Generally, the closer to Christmas a government announces something, the more unpopular that thing probably is. It's the old trick of slipping out bad news while voters are too distracted by present-shopping and too worn out to care.
That was the case with this week's Ihumātao announcement. Left until a week before Christmas Eve, held until three hours after the Prime Minister had finished her last media conference with journalists for the year.
There is a list of reasons this announcement may be unpopular with voters. First, the use of $30 million of taxpayer money to reward the land occupiers. This, in the same week Treasury warned the Finance Minister that money is now so tight that "strong management of revenue and expenses is required".
Then, the concern that it undermines private property rights given Fletcher was essentially forced to its sell land for well below market value. The land was valued at $36 million three years ago, and even ignoring the massive increase in property prices since 2017, the company took a haircut.
And finally, the warning that it sets a precedent for future occupation of private property. It's not theoretical. It's already happening at Shelly Bay in Wellington.
Over the next three years the Government will probably end up wishing they had more than one Christmas a year in which to bury unpopular decisions concerning te ao Māori, because race relations looks like a debate set to continue this Parliamentary term.
Ihumātao is probably not the last contentious te ao Māori decision this Government will have to confront.
The Government will almost certainly come under pressure from the Māori Party, back in Parliament after a three-year hiatus. Unlike the ultra-compromising Māori Party of John Key's era, this iteration is looking for more change, faster.
They've publicly said their aim is to "pressure" the Labour Party. And, they're happy to take quite edgy positions. For example, co-leader Debbie Ngarewa-Packer's maiden speech in which she declared "I stand here as a descendant of a people who survived a holocaust".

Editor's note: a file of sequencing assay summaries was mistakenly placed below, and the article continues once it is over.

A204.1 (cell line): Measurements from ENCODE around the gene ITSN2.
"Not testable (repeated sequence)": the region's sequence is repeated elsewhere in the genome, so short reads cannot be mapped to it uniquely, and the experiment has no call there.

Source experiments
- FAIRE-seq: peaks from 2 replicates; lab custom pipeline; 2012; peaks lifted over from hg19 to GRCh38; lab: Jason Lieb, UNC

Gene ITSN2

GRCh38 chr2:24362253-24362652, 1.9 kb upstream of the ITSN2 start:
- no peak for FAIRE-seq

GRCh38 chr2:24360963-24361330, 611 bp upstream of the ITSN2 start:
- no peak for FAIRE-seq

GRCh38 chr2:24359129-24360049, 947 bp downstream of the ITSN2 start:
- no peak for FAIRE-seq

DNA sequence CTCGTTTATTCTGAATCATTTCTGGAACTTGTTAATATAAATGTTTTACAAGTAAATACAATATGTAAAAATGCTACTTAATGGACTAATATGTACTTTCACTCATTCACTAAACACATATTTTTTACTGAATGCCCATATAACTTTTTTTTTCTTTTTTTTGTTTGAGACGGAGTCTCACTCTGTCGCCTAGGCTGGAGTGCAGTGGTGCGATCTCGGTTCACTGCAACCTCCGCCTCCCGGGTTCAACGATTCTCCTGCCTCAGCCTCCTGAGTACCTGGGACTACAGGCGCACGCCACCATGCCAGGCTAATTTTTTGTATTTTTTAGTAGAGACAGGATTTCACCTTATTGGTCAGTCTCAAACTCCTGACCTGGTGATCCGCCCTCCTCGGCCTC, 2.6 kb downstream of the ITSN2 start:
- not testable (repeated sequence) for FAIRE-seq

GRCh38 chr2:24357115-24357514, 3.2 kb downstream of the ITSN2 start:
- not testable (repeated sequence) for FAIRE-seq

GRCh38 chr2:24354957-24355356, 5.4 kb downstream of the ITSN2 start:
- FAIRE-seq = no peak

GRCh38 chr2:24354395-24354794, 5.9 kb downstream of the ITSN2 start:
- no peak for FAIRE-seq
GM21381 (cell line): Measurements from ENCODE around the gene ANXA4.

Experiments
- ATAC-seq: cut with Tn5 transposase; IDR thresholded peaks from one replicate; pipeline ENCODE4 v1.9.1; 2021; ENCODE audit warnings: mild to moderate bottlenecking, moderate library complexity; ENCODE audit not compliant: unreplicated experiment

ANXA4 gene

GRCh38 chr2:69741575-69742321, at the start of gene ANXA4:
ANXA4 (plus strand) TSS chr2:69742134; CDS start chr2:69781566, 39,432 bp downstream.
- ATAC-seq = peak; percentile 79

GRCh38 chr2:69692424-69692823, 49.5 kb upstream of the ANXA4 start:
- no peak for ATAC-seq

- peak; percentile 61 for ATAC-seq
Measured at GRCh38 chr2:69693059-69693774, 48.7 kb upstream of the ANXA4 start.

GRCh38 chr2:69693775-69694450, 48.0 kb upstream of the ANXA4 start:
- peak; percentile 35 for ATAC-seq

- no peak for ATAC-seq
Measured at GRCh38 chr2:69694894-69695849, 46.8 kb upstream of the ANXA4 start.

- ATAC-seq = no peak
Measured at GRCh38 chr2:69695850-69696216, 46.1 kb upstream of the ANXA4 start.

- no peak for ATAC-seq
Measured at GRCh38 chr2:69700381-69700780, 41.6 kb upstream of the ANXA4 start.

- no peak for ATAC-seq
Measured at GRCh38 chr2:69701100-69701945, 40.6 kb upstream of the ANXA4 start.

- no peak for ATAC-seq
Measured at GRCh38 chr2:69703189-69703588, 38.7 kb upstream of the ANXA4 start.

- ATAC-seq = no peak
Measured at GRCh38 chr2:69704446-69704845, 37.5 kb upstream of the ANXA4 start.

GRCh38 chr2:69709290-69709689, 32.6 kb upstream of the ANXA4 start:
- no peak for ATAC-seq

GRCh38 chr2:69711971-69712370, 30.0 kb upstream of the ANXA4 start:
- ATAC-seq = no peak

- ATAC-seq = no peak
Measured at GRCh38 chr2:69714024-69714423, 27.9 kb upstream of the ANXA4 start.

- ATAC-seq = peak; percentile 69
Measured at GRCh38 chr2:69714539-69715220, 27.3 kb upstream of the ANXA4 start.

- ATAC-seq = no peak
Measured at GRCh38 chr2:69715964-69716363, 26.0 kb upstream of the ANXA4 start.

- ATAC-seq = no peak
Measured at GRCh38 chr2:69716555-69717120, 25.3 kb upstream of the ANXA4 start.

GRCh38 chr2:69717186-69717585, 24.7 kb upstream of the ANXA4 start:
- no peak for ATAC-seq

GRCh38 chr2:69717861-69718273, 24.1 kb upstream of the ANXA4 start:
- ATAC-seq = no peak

This is the party that made headlines last year by leading the Hands Off Our Tamariki protest against Oranga Tamariki's uplift of pēpi Māori (Māori babies) and Ngarewa-Packer running iwi-led checkpoints during the first lockdown.
Expect the ongoing discussion around Oranga Tamariki to be fodder for the party.
The more attention the Māori Party gets, the more it puts pressure on the Labour Party's Māori MPs if they feel their seats are under threat. That concern has been validated by Labour's Tamati Coffey losing the Waiariki seat to the Māori Party.
Those Labour MPs will be under pressure to match the promises and noise from their Māori Party rivals, and thus exert pressure on Jacinda Ardern for public wins. That threatens to be a tough balancing act for the PM who has clearly abandoned most of her "transformational" plans in favour of chasing and retaining centre voters.
How she mollifies the Labour Māori caucus will be the trick. Because already, Labour's 15-strong Māori caucus is bigger than it's ever been.
They have shown their ability to flex their muscles and make demands, including forcing Kelvin Davis into Labour's No 2 position, and possibly also leveraging Nanaia Mahuta into the foreign affairs portfolio despite her lack of qualification for the role.
Exerting power isn't a bad thing. Any grouping within a caucus is entitled to (and should) use that size to further its own goals, whether it be a group of rural MPs, urban MPs, liberals, conservatives, or, in this case, Māori MPs.
What's tricky is when the goals of that grouping don't align with the goals of the wider party. And that seems the case with Labour. The Ihumātao decision is one the Māori caucus will see as a win, but one Jacinda Ardern doesn't even want to answer questions about.
Expect more of this. There are probably more controversial te ao Māori decisions than Christmases left between now and 2023's election.